How to Hit a Controlled Fade

A fade is golf’s control shot. The ball rises up high, curves gracefully to the right, and falls gently down to the ground in the fairway or on the green. A draw gets you more distance, but it can easily get out of control and turn into a nasty hook. To keep the ball in play, hit a fade. Here are four ways to do it.

If you set up square and strike the ball squarely, the result will be a straight shot. To make the ball curve intentionally, you have to change something. To set up left-to-right spin, the clubface has to come into the ball ever so slightly open to the path of the club. For example, if the club is traveling from 3 o’clock to 9, the clubface, instead of facing 9, must be facing between 9 and 10.

1. The classic way to hit a fade is to change your setup. Aim yourself slightly to the left of the target and twirl the club in your hands so the clubface aces halfway between your aim point and the target. You have pre-set the club open to the swing path, so if you just make a square swing along your body line, the clubface will sweep into the ball open, and the left-to-right spin will be imparted.

2. Another way of hitting a fade is to set up completely square, and take the club away outside of your normal swing path. If you swing the club back down on this path, outside-to-in, the clubface will be facing directly at the target, but the club path will be to the left of that. The ball will start out left and come back in to the right.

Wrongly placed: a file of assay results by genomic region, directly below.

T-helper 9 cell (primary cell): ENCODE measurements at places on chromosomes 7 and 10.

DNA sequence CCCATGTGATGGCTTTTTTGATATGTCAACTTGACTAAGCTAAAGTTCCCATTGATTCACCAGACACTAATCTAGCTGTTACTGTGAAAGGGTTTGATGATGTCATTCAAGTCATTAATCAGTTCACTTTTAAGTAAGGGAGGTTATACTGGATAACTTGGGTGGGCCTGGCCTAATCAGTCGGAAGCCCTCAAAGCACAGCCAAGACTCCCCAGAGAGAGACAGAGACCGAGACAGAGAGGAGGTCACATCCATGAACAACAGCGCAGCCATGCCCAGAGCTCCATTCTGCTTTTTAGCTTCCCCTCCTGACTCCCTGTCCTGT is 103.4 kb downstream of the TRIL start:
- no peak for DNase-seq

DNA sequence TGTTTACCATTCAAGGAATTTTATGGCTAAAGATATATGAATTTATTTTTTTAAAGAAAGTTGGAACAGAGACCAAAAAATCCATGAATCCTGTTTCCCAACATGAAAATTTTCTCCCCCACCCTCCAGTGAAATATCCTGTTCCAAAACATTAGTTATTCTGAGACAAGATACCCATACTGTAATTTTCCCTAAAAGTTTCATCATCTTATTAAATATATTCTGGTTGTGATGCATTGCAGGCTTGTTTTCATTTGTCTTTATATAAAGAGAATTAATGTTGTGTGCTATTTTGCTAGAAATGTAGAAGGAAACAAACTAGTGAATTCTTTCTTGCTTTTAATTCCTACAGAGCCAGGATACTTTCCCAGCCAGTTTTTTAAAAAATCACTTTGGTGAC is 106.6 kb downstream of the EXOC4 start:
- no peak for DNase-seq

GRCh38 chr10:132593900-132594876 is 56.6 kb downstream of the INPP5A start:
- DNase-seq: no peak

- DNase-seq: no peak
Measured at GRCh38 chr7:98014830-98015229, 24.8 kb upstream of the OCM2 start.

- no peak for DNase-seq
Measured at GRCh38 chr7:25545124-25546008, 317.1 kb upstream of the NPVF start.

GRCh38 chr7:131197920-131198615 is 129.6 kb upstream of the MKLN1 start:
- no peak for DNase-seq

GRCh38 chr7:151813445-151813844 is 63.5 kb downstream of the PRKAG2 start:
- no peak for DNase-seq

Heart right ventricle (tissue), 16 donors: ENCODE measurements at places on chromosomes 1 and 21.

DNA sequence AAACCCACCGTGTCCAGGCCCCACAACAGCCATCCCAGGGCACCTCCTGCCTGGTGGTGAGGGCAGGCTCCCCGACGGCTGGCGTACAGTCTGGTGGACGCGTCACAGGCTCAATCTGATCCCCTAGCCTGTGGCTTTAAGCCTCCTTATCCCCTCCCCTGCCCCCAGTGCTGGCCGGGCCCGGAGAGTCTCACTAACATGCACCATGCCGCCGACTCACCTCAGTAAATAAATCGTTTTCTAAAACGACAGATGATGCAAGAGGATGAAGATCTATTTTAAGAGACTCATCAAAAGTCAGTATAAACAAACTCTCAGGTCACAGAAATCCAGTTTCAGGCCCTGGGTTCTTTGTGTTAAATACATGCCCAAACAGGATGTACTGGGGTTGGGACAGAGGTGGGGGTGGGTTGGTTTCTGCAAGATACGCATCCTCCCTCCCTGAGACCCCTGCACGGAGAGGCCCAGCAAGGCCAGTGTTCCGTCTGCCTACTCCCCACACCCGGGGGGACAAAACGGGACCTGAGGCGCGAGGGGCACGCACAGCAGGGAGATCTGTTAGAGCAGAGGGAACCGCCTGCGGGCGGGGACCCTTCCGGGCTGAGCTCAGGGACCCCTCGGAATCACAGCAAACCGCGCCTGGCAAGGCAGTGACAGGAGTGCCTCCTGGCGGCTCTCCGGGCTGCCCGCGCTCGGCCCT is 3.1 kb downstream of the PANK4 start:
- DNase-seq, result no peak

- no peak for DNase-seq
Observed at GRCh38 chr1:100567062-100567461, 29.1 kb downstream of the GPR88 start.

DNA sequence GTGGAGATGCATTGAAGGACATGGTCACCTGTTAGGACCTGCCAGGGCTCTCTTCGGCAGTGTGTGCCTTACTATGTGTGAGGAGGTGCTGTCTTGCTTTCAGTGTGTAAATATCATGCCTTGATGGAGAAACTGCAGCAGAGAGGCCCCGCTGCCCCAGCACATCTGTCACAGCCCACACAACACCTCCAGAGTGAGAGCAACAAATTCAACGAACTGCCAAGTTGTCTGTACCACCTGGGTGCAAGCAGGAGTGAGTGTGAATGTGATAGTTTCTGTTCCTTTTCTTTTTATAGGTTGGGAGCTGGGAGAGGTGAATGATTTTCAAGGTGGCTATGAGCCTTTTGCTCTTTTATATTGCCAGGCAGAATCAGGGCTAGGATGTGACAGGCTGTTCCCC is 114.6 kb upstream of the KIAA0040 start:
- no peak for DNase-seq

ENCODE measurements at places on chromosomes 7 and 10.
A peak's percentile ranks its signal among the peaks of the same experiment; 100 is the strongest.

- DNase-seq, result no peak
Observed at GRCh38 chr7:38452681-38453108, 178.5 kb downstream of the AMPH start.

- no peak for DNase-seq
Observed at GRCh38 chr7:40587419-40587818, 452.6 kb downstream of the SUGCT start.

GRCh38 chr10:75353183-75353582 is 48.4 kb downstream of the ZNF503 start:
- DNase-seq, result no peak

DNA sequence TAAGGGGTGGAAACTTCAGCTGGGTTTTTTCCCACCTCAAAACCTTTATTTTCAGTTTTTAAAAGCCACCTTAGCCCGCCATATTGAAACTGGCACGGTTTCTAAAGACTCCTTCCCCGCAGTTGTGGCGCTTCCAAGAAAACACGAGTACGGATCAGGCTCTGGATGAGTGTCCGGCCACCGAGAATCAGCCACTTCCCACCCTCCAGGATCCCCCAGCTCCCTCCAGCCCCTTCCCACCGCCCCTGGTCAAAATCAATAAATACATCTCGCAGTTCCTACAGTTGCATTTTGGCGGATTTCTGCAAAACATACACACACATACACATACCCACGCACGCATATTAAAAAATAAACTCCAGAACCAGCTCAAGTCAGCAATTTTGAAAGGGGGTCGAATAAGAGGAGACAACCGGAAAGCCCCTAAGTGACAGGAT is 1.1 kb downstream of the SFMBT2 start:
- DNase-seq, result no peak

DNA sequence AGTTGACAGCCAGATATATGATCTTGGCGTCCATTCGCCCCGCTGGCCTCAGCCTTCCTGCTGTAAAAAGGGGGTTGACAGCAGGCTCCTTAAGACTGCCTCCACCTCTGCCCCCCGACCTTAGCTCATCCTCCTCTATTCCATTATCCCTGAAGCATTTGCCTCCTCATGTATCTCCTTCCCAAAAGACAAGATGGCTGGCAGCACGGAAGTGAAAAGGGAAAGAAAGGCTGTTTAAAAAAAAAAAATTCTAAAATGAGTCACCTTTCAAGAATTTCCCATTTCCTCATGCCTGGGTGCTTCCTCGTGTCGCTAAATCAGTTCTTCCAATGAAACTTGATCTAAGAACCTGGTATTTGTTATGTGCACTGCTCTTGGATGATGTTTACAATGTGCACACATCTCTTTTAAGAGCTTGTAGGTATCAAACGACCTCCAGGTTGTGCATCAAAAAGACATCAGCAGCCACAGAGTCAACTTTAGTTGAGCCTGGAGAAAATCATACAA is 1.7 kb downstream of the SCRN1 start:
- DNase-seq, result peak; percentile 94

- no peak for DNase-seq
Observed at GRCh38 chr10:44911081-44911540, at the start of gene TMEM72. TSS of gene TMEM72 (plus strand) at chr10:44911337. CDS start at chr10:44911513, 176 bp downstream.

3. A third way of hitting a fade is to set up to the left of the target, clubface square, and swing back on your normal swing path. The change happens as the club is on its way up. Over-rotate your left forearm clockwise as you swing back. This will open the clubface. Keep this rotation as long as you can on the way back down. The clubface will close again, there’s no preventing it, but there will not be enough time for the face to close all the way back to square. It remains open and left-to-right spin is once again imparted.

4. A fourth way is subtle, and is perhaps only for advanced players. Hold the club tighter than normal with the last three fingers of the left hand. Hold it very tightly, but not so much that your left forearm gets rigid. This will tend to lock your left wrist, preventing the club from closing at impact. The open clubface will give you the fade you’re looking for.

See also Curving the Ball to the Left or Right


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